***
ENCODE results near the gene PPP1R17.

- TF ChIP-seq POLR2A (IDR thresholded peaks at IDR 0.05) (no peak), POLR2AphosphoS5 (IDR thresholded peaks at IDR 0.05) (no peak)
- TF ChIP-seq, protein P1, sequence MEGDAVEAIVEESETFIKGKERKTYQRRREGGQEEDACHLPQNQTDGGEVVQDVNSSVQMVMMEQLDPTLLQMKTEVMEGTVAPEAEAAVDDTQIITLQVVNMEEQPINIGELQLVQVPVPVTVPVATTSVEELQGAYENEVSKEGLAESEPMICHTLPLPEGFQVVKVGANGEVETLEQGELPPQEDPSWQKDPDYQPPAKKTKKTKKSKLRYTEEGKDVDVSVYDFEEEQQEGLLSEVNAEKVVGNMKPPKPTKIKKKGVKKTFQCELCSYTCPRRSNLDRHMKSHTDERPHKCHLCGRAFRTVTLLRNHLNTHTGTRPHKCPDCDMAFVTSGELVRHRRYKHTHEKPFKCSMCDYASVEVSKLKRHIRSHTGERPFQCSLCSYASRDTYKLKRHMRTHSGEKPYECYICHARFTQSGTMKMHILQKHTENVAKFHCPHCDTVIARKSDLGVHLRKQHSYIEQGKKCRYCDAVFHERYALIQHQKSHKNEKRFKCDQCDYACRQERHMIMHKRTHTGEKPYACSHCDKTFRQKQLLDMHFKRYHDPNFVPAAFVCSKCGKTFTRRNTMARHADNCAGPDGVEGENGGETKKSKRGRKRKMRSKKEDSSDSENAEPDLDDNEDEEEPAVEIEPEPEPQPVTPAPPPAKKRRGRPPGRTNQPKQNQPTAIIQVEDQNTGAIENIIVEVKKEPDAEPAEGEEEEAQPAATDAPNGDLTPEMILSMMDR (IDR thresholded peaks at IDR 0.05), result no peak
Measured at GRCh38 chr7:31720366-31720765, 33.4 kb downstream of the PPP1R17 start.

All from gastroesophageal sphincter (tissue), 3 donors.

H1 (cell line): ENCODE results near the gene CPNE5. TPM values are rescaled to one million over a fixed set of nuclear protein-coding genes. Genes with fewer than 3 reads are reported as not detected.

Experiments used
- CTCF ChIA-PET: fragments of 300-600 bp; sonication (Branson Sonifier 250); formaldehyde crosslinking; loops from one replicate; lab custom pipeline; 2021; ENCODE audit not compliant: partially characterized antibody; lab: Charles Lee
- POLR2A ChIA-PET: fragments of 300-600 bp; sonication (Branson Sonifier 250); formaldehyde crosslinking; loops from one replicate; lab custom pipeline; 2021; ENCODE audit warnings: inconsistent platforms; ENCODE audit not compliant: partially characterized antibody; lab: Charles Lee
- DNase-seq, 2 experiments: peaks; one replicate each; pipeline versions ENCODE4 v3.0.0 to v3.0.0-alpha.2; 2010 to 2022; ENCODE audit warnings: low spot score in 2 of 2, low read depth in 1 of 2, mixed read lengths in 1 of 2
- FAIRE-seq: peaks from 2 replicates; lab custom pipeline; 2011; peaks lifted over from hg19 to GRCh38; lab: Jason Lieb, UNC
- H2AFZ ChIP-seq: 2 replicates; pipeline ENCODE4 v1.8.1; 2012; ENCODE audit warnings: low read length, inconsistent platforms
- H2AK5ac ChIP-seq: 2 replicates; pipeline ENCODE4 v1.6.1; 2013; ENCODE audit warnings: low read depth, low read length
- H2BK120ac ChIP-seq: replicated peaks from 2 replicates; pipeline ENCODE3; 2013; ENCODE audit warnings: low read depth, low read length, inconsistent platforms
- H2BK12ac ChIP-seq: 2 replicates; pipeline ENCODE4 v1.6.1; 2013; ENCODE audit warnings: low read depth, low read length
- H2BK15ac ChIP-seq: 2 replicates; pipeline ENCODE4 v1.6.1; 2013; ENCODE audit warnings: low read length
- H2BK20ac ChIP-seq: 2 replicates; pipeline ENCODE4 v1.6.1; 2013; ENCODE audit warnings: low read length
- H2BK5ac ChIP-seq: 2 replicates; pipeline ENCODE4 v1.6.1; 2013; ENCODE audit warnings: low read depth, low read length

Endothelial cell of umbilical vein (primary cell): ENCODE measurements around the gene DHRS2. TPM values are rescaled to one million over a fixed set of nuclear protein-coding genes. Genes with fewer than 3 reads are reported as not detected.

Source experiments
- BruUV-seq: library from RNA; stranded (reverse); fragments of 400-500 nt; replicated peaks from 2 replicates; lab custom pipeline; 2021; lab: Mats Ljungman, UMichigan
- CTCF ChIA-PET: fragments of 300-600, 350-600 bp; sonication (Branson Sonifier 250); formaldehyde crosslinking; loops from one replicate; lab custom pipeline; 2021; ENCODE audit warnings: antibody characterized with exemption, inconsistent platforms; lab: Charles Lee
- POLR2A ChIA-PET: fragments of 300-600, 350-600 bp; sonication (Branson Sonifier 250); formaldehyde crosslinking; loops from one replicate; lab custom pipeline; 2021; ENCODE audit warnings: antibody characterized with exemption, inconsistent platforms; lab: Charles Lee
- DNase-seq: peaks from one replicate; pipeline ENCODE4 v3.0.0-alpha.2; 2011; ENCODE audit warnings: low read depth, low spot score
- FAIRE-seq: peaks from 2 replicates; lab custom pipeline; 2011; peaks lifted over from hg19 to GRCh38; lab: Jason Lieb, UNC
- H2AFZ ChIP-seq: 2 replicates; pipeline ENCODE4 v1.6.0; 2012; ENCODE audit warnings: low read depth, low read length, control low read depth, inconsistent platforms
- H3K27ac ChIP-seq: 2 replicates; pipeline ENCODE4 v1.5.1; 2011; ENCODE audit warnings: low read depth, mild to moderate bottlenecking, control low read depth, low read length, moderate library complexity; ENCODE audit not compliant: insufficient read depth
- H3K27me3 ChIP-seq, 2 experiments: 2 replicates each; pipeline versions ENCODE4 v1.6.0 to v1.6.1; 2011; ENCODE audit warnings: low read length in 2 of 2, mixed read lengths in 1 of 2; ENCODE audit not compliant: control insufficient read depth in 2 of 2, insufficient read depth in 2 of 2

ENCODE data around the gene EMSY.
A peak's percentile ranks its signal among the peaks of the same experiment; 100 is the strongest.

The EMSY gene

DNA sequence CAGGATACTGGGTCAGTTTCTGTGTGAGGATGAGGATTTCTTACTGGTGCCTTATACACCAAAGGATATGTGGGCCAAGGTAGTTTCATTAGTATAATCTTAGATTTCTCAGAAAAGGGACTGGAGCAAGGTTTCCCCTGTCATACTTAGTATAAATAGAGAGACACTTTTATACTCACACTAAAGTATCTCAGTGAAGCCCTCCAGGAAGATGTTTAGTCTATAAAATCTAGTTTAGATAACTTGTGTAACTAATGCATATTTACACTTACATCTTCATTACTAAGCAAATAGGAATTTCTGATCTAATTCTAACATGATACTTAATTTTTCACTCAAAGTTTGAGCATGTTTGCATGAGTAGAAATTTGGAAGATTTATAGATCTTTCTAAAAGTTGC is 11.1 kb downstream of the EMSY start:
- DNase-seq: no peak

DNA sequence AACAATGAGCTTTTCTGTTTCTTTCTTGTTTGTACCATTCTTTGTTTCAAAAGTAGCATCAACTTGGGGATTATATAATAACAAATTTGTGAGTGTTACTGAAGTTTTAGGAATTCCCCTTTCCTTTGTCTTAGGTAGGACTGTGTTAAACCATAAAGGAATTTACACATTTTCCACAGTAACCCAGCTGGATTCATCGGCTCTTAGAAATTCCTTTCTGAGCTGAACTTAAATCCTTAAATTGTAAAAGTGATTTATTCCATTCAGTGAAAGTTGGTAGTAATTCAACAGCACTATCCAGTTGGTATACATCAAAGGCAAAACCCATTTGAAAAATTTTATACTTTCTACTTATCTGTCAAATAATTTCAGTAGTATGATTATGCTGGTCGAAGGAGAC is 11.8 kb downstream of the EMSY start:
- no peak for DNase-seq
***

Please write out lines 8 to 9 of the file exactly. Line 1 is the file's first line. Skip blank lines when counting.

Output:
- CTCF ChIA-PET: fragments of 300-600 bp; sonication (Branson Sonifier 250); formaldehyde crosslinking; loops from one replicate; lab custom pipeline; 2021; ENCODE audit not compliant: partially characterized antibody; lab: Charles Lee
- POLR2A ChIA-PET: fragments of 300-600 bp; sonication (Branson Sonifier 250); formaldehyde crosslinking; loops from one replicate; lab custom pipeline; 2021; ENCODE audit warnings: inconsistent platforms; ENCODE audit not compliant: partially characterized antibody; lab: Charles Lee